Josh Hedley Courtesy of the artist

Dad Country is the ersatz debut of Jonny Fritz, but it's actually his third album: He recorded the first two under the name Jonny Corndawg. I enjoyed his 2011 album Down on the Bikini Line, but it's so much slighter, so much sillier and more risqué, that at first I didn't connect the two. From the new album's first seconds, Jonny Fritz sounds more intense and pained.

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Music Reviews
1:55 pm
Wed December 19, 2012

Homeboy Sandman: A Rapper Leaves Law Behind

Homeboy Sandman's fourth album is called First of a Living Breed.
Gavin Thomas Courtesy of the artist

Originally published on Wed December 19, 2012 3:43 pm

The bare facts of Homeboy Sandman's back story don't sound very hip-hop: prep school in New Hampshire, Ivy League B.A., even some pieces for The Huffington Post. But, as is often the case with class and race in America, bare facts don't tell the whole story.

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Music Reviews
2:29 pm
Fri May 25, 2012

Big K.R.I.T.: Big Heart, Thick Drawl

Courtesy of the artist

Originally published on Sun May 27, 2012 9:11 pm

Big K.R.I.T. will turn 26 in August and seems halfway to stardom. His Def Jam debut, Live from the Underground, will feature a B.B. King cameo and is scheduled for a June 5 release. It should hit the charts high.

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Music Reviews
2:30 pm
Wed May 23, 2012

By This 'Beak And Claw,' A Trio Shall Synthesize

Left to right: Son Lux, Serengeti and Sufjan Stevens collaborate on a sometimes humorous but mostly beautiful EP.
Illustration by John Ciambriello

Originally published on Wed May 23, 2012 8:55 pm

Sufjan Stevens is a classically trained singer-songwriter whose recent work has leaned symphonic. Son Lux is a classically trained beatmaker whose solo albums do indeed evoke luxury. Serengeti is a self-trained rapper who creates voices for a panoply of full-fledged characters who range from scufflers to yuppies. Billed as s / s / s, this ad hoc trio has just released an EP called Beak and Claw that somehow synthesizes their specialties.

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Music Reviews
3:36 pm
Mon October 31, 2011

Jeffrey Lewis: Cosmic And Tongue-In-Cheek 'Dream-Songs'

Prolific singer-songwriter Jeffrey Lewis has a new album, called A Turn in the Dream-Songs.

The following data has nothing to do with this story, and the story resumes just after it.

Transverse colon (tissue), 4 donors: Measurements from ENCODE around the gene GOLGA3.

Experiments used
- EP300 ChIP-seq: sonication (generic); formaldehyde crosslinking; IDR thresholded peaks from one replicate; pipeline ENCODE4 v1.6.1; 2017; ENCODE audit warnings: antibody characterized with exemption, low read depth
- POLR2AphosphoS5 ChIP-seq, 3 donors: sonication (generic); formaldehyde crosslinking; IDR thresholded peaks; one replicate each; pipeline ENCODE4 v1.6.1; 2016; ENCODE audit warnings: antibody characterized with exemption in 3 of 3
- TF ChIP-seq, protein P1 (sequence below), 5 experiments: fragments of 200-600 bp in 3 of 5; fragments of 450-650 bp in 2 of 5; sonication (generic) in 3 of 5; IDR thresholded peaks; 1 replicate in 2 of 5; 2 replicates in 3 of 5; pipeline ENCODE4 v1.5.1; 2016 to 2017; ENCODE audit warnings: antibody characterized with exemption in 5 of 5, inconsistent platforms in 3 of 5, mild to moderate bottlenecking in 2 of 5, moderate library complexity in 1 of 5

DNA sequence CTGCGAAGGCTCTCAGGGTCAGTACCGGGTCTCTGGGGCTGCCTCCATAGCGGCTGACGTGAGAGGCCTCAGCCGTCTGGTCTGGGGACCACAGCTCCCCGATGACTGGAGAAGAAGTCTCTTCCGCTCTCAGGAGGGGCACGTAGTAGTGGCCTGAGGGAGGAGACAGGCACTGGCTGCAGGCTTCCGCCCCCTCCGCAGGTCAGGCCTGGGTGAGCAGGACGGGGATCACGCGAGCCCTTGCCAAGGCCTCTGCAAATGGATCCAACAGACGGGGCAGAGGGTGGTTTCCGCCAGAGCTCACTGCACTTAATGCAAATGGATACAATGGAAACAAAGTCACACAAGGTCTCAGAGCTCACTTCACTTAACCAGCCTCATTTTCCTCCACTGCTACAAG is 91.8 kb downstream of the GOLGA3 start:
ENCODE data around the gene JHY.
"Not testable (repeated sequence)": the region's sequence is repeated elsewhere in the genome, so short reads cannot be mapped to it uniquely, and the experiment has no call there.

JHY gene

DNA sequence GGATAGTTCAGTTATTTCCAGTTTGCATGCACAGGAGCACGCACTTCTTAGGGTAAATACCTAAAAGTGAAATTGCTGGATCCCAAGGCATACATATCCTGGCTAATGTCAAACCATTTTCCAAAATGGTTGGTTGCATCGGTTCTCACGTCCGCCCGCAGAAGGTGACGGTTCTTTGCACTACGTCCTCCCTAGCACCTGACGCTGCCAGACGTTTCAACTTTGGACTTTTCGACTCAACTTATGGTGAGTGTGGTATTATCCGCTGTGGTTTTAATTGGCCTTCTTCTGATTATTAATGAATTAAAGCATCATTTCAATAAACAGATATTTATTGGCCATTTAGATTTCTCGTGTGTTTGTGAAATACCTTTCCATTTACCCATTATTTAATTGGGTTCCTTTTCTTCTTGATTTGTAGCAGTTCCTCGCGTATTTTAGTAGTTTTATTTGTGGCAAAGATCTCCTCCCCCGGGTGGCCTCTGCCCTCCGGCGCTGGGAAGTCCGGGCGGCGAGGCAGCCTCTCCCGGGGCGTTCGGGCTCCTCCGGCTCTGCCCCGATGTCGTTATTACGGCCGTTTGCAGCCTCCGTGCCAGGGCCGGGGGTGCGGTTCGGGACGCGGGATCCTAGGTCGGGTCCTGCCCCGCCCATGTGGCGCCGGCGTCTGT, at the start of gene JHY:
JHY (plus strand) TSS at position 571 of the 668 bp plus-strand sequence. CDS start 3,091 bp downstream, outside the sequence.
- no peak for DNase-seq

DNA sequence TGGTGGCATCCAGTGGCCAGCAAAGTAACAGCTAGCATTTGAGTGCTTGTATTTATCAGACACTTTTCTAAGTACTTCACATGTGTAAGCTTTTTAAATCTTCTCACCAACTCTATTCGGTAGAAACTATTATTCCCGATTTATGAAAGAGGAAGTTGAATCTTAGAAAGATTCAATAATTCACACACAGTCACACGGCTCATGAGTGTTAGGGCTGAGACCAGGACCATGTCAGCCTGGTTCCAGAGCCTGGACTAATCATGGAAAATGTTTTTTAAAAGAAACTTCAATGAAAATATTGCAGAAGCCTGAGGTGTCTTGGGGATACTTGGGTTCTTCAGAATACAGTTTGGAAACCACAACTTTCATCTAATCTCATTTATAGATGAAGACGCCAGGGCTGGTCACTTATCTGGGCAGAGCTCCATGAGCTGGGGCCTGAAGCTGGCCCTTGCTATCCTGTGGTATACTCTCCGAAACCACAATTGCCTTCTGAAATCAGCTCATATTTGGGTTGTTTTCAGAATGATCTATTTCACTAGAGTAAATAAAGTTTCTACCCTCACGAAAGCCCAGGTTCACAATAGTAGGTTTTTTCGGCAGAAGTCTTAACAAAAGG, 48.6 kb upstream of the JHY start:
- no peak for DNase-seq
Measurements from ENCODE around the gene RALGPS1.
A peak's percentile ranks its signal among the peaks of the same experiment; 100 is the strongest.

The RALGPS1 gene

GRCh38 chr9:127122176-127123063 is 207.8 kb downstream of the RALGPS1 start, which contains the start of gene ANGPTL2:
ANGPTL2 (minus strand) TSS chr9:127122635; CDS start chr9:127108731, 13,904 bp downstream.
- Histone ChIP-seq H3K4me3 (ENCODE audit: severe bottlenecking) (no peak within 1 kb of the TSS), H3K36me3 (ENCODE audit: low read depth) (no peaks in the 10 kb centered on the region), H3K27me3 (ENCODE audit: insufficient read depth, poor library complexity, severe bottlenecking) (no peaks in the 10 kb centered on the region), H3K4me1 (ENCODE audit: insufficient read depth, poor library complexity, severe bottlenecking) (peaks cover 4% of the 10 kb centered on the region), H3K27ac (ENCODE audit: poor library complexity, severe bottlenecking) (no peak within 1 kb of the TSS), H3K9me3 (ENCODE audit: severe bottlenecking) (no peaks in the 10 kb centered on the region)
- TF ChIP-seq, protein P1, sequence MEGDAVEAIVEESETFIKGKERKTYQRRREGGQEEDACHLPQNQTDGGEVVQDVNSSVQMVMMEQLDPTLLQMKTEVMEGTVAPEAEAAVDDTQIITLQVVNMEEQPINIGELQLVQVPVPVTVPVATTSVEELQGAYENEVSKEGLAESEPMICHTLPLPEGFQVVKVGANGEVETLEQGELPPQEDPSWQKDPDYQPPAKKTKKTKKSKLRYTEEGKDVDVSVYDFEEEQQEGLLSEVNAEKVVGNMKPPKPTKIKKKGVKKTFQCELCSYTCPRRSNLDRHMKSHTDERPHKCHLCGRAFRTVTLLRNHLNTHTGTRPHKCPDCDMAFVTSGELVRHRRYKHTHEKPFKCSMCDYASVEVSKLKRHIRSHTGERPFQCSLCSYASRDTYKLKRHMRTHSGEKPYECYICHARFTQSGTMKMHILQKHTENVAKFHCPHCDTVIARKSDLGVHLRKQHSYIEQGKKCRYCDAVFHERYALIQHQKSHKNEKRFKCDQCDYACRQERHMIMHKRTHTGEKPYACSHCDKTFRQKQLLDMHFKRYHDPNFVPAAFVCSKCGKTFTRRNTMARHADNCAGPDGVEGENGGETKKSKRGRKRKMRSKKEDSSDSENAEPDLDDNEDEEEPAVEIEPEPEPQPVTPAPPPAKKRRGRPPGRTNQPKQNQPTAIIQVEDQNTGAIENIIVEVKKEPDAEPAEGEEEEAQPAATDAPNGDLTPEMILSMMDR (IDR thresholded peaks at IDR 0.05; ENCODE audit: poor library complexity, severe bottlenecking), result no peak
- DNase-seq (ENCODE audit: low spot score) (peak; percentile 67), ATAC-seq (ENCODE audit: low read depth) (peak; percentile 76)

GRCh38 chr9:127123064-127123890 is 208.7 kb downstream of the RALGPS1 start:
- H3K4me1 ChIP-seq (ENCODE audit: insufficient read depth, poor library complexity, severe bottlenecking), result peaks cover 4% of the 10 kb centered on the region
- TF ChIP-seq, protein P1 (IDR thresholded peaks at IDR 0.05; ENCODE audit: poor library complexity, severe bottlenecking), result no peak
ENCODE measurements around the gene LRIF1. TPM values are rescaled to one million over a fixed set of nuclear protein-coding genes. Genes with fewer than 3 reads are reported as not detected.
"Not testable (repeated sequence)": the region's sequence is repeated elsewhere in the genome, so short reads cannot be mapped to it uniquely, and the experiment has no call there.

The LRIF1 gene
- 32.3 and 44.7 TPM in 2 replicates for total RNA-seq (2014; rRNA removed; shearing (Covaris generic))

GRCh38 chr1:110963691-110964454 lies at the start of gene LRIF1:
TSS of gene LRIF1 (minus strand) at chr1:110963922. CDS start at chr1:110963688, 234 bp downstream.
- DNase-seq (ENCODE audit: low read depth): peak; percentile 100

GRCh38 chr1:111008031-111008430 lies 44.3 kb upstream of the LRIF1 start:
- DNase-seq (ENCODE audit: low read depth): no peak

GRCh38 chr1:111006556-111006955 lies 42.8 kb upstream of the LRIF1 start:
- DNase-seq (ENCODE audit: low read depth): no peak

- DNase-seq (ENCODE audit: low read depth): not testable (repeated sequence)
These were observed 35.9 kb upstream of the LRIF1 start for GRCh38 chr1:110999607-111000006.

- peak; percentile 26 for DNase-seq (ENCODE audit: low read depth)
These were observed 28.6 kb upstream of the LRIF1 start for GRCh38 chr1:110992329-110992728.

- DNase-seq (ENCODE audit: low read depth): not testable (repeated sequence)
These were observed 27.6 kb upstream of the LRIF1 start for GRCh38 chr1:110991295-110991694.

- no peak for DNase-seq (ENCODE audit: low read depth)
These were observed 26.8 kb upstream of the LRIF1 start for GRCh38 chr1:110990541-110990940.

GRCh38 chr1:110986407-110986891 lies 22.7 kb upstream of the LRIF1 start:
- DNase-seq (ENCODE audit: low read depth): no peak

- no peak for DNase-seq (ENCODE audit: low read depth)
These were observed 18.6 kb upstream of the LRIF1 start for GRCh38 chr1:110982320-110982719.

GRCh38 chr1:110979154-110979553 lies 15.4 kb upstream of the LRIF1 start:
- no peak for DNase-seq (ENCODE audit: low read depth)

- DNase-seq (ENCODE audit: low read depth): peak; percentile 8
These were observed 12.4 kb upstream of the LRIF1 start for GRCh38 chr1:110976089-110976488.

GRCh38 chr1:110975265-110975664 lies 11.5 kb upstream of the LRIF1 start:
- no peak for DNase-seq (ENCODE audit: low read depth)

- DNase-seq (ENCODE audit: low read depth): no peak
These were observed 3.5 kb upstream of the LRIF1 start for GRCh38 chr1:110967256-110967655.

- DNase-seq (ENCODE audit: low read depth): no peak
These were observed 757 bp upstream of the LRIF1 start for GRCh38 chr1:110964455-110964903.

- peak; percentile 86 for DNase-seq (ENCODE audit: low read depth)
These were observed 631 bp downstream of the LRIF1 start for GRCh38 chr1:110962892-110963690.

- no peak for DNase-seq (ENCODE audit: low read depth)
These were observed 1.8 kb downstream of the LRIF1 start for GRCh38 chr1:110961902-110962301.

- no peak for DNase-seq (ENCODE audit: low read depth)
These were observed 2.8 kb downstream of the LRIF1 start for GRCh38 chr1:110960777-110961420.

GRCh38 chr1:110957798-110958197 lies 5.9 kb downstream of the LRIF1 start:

Courtesy of Beggars Group

Originally published on Wed November 9, 2011 7:38 pm

Jeffrey Lewis is my homeboy. The prolific anti-folk singer-songwriter has lived less than a mile from where I live on the Lower East Side since he was born in 1975. Difference is, I moved to Avenue B as an adult, while he's a native — his dad is a Brooklyn-born motorcycle mechanic who hung with local politicos and musicians.

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Music Reviews
12:57 pm
Mon October 3, 2011

Woody Guthrie's 'Note Of Hope' From Beyond The Grave

Woody Guthrie is the subject of a new tribute album, Note of Hope.

Robin Carson Courtesy of the Woody Guthrie Archives

When Woody Guthrie died in 1967, he left behind an enormous cache of unpublished lyrics and prose, which has resulted in an exceptionally rich posthumous career. Bob Dylan, who should know, has written of Guthrie: "He was so poetic and tough and rhythmic. There was so much intensity, and his voice was like a stiletto." Though I probably shouldn't admit it, I rarely listen to Woody Guthrie for pleasure.

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Music Reviews
1:32 pm
Thu September 29, 2011

Mates Of State: Reaching Surprising New 'Mountaintops'

Mates of State's newest album is Mountaintops.
Glynis Selina Arban

Mates of State's members are literally mates: Kori Gardner and Jason Hammel have been a duo since 1996, married since 2001, and parents on tour since 2004. Their basic concept is two strong voices, Gardner's slightly predominant, over her keyboards and Hammel's drums. Over the years, the band has expanded its instrumental range and brought in guests for sonic color. But nothing in the pair's catalog anticipated "Palomino," the opening track from the new Mountaintops.